Monday, May 4, 2009

I Want to Be in That Number

First, an update on where I am these days, sort of, with the blog

At this point my blog is still taking shape—the focus (of course) is “me” and my observations and experiences, and sharing the things I like. That’s why it must have a focus also on the Ozarks, nature, and cooking and restaurants. That’s why it has to talk about being a fourth-generation German American living in the house my great-grandfather made, on the street where both my sets of grandparents lived most of their lives.

I have to admit that I would much rather spend time writing blogs than working, or working on things I am trying to work on, most of it mental work. Or cleaning house.

I still want to “finish” telling you about our Arkansas trip (particularly the Cliff House at the Arkansas “Grand Canyon”; the Fordyce Bathhouse at Hot Springs; and the wonderful music scene at Mountain View); and I want to write more about the Missouri River Lisbon Bottoms area. I’m feeling like I’m “getting way behind” in things I want to write about. I haven’t told you my favorite morel-hunting story. I haven’t told you the story about the Johnny irises, even though they’re almost finished blooming by now.

But this is the season to move all the plants out of the house, establish the flower beds, and cut the grass incredibly often. Plus all the usual work. I’ve just been really busy. And I don’t want my blog to become another one of those things on my “do list.”

So I hope you’ll bear with me being a little disorganized these days.

And now, the topic du jour

When you start a blog, one of the things Blogspot has you do is fill out your personal information or “profile” (which I really only sketched in the briefest way: “From Missourah,” etc.—I do intend to flesh that out a little more), but at least I could confidently list books and music I like, and under “music” I wrote that I like the “unpopular” kind.

Under that category I have to put “jazz.” I don’t want to have to put it into that category, but that’s where it has to go in this country. I guess because it is generally seen as fine art, which by definition excludes the largest, indiscriminate masses.

It is a strange and ironic thing that America’s indigenous musical art form, jazz, is largely unknown here in the States, whereas in Europe it is appreciated and known by all sorts of people. I hear.

Anyway, while we were driving around Arkansas the other weekend, I was playing a CD that had a mix of various southern-flavored music. Some of it was twangy country, some bluegrass, some soul, some blues, and some Dixieland. And one of the tunes was a sassy, swingin’ rendition of “When the Saints Go Marching In.”

My dad asked me to turn up the music. (Wow!) He wanted to listen to it. He explained that he had never heard of the song as a kid, and one year when he was at Boy Scout camp, one of the other scouts had a conversation with him. The scout had found out my dad plays the piano, and then asked, “Can you play ‘When the Saints Go Marching In’?” And my dad had to admit he’d never heard the song, and couldn’t play it.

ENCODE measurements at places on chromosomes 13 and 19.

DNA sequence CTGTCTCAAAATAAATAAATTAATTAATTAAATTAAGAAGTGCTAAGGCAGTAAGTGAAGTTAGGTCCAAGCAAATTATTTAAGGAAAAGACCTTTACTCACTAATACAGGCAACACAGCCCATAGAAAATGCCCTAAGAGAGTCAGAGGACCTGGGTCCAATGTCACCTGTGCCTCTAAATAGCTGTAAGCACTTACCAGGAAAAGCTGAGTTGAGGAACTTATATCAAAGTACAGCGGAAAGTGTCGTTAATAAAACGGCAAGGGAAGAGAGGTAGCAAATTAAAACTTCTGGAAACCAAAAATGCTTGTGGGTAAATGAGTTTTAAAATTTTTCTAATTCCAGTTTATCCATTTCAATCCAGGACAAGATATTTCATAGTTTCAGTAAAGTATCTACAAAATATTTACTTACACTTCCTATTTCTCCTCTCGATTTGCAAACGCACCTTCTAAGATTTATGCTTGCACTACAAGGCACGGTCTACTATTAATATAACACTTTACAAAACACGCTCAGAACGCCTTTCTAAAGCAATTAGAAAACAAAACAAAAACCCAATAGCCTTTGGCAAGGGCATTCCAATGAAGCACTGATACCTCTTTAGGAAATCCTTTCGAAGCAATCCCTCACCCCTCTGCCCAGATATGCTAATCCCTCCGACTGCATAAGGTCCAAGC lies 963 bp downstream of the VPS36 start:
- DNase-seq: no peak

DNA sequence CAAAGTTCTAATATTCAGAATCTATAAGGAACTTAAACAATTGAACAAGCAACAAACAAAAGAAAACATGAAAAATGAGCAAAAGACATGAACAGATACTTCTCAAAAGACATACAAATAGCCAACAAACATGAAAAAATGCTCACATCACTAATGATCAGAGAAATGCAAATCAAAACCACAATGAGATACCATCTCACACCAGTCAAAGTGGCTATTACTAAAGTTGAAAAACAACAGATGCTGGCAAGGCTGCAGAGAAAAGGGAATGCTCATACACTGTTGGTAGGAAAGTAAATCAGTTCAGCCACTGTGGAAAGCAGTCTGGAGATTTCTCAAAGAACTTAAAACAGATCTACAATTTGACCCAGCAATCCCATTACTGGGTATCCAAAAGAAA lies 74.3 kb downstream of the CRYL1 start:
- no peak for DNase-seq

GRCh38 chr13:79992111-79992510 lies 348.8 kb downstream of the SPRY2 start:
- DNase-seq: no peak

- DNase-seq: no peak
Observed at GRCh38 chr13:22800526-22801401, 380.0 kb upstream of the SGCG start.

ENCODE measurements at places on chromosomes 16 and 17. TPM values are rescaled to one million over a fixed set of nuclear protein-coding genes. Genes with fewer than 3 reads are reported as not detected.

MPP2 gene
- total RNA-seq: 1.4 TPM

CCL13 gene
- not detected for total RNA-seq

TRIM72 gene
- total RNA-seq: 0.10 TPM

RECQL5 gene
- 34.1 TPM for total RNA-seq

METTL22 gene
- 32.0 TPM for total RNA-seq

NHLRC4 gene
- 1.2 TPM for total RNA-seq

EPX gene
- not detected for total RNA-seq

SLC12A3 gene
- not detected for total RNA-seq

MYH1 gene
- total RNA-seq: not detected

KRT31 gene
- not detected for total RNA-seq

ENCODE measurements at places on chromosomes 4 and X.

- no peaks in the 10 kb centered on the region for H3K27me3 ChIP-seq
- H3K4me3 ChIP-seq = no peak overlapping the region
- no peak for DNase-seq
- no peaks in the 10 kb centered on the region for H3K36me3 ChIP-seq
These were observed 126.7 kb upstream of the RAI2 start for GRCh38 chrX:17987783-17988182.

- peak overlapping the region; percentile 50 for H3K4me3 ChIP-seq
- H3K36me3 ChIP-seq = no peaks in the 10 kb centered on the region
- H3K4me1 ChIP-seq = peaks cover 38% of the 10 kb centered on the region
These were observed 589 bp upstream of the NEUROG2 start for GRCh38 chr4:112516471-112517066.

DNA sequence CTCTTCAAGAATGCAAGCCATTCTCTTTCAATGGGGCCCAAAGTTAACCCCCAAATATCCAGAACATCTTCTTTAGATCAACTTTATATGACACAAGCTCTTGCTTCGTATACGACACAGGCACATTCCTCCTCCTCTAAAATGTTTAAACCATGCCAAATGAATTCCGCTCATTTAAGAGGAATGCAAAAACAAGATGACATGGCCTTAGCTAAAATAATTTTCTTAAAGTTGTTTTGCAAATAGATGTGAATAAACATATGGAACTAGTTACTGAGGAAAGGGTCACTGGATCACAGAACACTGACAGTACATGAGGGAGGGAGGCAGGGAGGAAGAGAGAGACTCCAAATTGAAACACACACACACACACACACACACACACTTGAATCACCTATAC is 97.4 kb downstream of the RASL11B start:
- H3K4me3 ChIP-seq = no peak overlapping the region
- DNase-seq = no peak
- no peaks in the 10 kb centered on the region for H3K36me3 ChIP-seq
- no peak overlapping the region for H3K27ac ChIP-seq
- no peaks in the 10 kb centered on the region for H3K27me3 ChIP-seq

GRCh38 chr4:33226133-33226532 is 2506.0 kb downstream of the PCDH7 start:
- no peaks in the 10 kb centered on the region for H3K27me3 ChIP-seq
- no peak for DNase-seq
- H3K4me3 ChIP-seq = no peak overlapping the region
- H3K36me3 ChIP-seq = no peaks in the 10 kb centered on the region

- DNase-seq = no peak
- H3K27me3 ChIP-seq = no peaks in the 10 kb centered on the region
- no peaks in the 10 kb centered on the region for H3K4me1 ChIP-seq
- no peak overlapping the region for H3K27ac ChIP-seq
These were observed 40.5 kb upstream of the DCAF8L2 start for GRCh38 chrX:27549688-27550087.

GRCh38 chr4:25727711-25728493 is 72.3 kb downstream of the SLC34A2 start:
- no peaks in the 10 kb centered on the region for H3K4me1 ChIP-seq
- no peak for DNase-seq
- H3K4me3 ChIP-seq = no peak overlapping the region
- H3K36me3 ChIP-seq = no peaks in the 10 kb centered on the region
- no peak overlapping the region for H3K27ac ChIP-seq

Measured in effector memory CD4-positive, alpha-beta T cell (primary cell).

And the boy had replied, “Well, you’re not a piano player then.” This is an interesting story to hear from my dad, who plays Chopin, Scarlatti, and Beethoven. Beautifully. When I think of him as a youngster, I imagine he must have been a lot like “Schroeder” in the Peanuts comic strip. Blond, smart, handsome, reserved, and totally focused on his classical music.

Yet one of the big theme songs of American jazz—this rousing, cross-cultural, spirited, jazzy march—had eluded him and no doubt others. Kids of my generation learned the song as elementary students in music class in the 1970s, when school music books included a multicultural selection.

I know that “political correctness” and “multiculturalism” are troublesome concepts for many Americans, but although we always run into trouble when such notions are bureaucratized, codified, and enforced, the basic impulse of inclusiveness, of welcome, of generosity and understanding and simple politeness, is a fine thing to have toward all who are different than ourselves.

When I try to imagine this country before Civil Rights and before schools and the media became more inclusive, I realize that the white majority had been robbing itself of the richness of our complex society. Segregation hurt the whites, too.

Meanwhile, I would wish that all Americans might know the bliss of Chopin, the majesty of Bach, the glories of Beethoven, as well. Even Sousa. These days, even the “white” canon seems endangered. How can we pass all this worthy music on to the next generation, beyond the elite few who attend music school?

And whom shall we blame for the current flood of vacuous music? MTV? Big media corporations? Or our own lazy appetites? Junk music is like junk food; the only solution for the problem is to make better personal choices every day, and to teach our children to be discriminating (in the good sense of the term).

By the way, Dad really seemed to enjoy hearing “When the Saints Go Marching In” that afternoon, as we drove through Little Rock and past the memorial sculpture of the Little Rock Nine.


As usual, no matter who you are or where your feet are planted this moment—on vacation, at funeral time, working or jobless, in the North or the South—that bouncy, magical song always hits the spot.

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